Then God bless you.

A Gower "Zowling" song which I collected from Mr George Tucker, of Horton, Gower.

Mick Tems


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Subject: RE: Folklore: Nos Galan Gaeaf: A Welsh Hallowe'en
From: Mick Tems
Date: 30 Oct 10 - 06:12 AM

...And wasn't there the spectre of Y Ladi Wen - The White Lady - who was supposed to walk on Nos Galan Gaeaf? I heard that it was a very local belief, based on Rhiwsaeson, about one and a half miles from Llantrisant, Mid Glamorgan.


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Subject: RE: Folklore: Nos Galan Gaeaf: A Welsh Hallowe'en
From: GUEST,Van
Date: 30 Oct 10 - 06:54 AM

Paul
You've got it wrong. We have our various traditions here. I remeWber as a child going guising with friends all dressed up and doing a song ,poem, or whatever round our neighbours houses in return for a toffee apple or tablet or whatever was on offer.
What has happened in recent years is that or traditions have been hijacked by the Yank idea of trick or treat.Perhaps accelerated by the likes of Asda/Walmart. when I was young it was a turnip lantern. No one had heard of pumpkins.


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Subject: ADD: Coedpoeth Souling Song
From: Mick Tems
Date: 30 Oct 10 - 07:57 AM

Coedpoeth Souling Song (For the eve of October 31 - North Wales. Coedpoeth is very near Wrexham, to the west.)

COEDPOETH SOULING SONG

We are two hearty lads all in one mind
We are come a-souling and hope you'll prove kind
We are come a-souling as it doth appear
And all we ask you is ale or strong beer.
Sole, sole, the sole of my shoe
If you have no apples then pears they will do.
Put your hand in your pocket, draw out with your keys
Go down to your cellar, bring up what you please.
Apples or pears, plums or cherries,
Any good thing that will make us all merry.
The roads are very dirty, my shoes are very thin,
I have got a little pocket to put a penny in.
One for Peter, one for Paul,
Two for him that made us all.
God bless the master, the mistress also
And all the little children around us do go.
Knock at the knocker, ring at the bell,
Give us a penny for ringing so well.
Up with your kettles and down with your pans,
Give us an answer that we may be gone
Until this time next year.

Mick Tems


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Subject: RE: Folklore: Nos Galan Gaeaf: A Welsh Hallowe'en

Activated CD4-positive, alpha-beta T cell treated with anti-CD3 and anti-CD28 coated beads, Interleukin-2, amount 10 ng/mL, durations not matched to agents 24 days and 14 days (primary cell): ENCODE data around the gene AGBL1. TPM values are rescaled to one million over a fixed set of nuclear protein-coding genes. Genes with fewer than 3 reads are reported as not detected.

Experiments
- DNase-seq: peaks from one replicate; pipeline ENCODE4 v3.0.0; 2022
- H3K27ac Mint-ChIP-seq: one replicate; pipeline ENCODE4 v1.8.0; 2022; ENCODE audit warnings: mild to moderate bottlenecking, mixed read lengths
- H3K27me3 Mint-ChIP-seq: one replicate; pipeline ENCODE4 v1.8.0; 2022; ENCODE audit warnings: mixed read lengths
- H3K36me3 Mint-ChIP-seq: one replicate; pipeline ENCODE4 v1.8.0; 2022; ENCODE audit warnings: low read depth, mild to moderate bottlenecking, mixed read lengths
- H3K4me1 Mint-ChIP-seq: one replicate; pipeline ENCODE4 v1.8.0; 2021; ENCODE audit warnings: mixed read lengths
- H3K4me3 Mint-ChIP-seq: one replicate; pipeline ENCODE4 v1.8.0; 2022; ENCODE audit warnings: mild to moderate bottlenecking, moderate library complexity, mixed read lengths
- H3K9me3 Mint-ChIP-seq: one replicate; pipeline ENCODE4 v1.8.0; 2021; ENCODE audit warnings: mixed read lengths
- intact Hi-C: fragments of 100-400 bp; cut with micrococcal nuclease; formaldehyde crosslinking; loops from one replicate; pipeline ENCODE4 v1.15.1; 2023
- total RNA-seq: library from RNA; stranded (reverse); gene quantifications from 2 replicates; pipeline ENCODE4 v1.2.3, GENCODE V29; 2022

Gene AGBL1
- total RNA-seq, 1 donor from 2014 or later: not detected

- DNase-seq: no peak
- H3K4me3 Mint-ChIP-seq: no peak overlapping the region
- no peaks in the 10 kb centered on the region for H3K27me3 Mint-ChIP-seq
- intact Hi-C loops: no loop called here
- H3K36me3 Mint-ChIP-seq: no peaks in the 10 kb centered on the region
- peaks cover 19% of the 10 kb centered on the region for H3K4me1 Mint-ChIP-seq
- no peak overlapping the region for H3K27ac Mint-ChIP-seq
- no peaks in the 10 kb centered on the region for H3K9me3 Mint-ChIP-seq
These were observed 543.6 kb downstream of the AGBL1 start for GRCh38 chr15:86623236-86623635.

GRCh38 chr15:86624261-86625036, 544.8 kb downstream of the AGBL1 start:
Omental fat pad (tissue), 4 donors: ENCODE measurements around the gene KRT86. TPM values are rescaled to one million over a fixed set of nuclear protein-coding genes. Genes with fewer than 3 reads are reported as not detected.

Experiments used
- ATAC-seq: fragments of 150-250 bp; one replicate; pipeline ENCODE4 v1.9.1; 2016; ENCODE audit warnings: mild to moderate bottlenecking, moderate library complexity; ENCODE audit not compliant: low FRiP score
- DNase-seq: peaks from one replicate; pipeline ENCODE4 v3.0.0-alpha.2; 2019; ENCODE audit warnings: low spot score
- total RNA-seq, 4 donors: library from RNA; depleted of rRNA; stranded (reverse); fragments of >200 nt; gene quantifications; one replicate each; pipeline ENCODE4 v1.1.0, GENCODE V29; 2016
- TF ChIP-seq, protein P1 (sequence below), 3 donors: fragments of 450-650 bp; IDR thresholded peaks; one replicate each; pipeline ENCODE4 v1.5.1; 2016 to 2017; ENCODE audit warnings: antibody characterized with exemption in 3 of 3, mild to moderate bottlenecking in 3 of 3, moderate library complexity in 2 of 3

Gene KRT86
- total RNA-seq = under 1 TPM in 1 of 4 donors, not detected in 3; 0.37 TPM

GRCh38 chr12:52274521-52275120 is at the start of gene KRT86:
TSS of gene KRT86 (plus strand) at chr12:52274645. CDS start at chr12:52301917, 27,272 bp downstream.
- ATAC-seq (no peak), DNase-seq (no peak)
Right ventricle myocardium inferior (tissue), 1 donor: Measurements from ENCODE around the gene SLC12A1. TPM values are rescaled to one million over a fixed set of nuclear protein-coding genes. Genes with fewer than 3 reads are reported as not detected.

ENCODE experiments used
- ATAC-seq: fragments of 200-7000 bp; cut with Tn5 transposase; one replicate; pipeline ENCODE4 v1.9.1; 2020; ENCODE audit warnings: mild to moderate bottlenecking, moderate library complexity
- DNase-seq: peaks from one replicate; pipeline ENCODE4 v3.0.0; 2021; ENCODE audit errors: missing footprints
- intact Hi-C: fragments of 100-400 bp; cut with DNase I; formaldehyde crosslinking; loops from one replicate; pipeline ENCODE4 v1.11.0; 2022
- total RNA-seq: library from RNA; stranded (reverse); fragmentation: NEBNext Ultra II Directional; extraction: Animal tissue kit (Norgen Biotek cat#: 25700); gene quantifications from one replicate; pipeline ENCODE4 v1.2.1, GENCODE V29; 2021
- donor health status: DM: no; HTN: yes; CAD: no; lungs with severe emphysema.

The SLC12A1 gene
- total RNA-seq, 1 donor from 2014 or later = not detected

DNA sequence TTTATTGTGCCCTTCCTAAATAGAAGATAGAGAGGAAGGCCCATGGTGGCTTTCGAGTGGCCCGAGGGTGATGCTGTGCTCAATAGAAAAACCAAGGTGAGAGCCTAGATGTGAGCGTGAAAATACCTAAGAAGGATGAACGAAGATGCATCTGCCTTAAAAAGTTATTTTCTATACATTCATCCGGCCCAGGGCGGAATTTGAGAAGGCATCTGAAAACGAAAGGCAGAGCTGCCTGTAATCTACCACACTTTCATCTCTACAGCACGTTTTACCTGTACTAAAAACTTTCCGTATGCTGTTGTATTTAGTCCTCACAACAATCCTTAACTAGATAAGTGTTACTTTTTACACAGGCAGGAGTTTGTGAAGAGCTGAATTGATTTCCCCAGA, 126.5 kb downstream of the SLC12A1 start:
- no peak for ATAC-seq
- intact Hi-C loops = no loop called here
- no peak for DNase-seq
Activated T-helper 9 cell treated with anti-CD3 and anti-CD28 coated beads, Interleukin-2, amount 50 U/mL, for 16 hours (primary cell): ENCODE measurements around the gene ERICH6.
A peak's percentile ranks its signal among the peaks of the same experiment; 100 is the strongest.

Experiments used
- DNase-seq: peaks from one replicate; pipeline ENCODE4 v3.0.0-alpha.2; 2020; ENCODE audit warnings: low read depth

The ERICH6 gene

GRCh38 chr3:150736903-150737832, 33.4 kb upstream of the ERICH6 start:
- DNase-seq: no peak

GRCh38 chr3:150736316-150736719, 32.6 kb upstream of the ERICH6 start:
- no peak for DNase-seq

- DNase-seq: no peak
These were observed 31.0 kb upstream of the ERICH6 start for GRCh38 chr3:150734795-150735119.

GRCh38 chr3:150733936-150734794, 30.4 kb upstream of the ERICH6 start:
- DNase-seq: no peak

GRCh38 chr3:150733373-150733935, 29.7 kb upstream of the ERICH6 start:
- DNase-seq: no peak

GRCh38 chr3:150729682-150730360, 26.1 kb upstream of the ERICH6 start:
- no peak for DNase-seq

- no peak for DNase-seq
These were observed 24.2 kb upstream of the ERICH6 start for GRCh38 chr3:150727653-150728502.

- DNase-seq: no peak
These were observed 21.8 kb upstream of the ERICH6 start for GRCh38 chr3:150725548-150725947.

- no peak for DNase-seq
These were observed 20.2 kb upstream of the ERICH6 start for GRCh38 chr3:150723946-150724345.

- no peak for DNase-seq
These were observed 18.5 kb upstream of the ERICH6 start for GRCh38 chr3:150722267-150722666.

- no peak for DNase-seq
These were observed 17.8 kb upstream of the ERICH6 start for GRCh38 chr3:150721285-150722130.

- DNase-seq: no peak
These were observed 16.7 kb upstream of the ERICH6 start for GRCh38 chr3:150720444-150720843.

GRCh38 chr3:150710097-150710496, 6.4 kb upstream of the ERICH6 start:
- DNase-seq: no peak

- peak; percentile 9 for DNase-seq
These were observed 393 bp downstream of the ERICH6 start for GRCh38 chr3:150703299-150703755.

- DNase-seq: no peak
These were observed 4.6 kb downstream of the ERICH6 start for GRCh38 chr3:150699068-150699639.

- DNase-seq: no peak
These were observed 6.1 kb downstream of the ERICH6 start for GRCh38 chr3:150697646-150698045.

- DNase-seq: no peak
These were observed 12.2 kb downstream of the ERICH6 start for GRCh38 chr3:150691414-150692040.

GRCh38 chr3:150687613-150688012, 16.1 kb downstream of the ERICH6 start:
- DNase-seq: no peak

From: GUEST
Date: 17 Dec 10 - 04:49 PM

I guess Us "Yanks" steal most of our traditions, at least we have the 4th of July, God bless the USA, and Blessed Be to thee!


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Subject: RE: Folklore: Nos Galan Gaeaf: A Welsh Hallowe'en
From: GUEST,DynGlas(Greenman)
Date: 04 Sep 16 - 11:52 AM

Shwmae Pawb, helo all.

Nos Galan Gaeaf, the night of the heart of Winter, night when Annwn,(The other world) allows the Bendith eu mamau,(The Fair folk)is led by Gwyn ap Nudd king of the Fair folk, who has many names, but at this time of year he is the Lord of the Hunt! He rides with the dead and the ghouls who rise up and takes the victims souls captured in a great big Silver net made of the Moon, to hold all the spirits to leave their bodies in torment. Firstly do not stand at a crossroads at the midnight hour, do not be sat on a stile, or cheerio, or standing in a hallowed grave yard, again you will be taken Children not asleep by midnight, they're gone into Gwyn's ghostly net. The Hwch Ddu Gwta tailless black sow, (A God who is a Boar for the rest of the year, but turns into a sow at the heart of Winter's night. Ladi Wen a headless sprite accompanies her and she is like the rest looking for souls to batter with in the other world Annwn. Mallt Y Nos Or Maud of the night, plays the hag Goddess who controls the Cwn Annwn the hounds of the other world,(Not Hell). If you hear them howling you are safe, if you do not hear them any more then they are behind you and so is she! The only way to protect your self from the hoard of Annwn is to ask a Gwrach,(Witch a Dryad, wood Witch /Nymph) to say the spell of protection, she will of course but for a price, ....yes Sweet things that Gwrachod,(Witches)love. In ancient time it was fruit preserved, nuts and Mel,(Honey) but in modern times they grave sweets. The Spell goes; Adref Adref am y Cyntaf, Hwch Ddu Gwta, Gipio'r ar y Olaf. Home Home for the First, Hwch Ddu Gwta, For the Last. There are other spells but thats a different stori. We are Performing for CADW, at Caerleon on Nos Galan Gaeaf,( Hallowed Efe)From 6 to 8 pm, we are called, Yr Hyddgen come and see us get protection from our Gwrachod, for a price of course bring lots of goodies...Hwyl!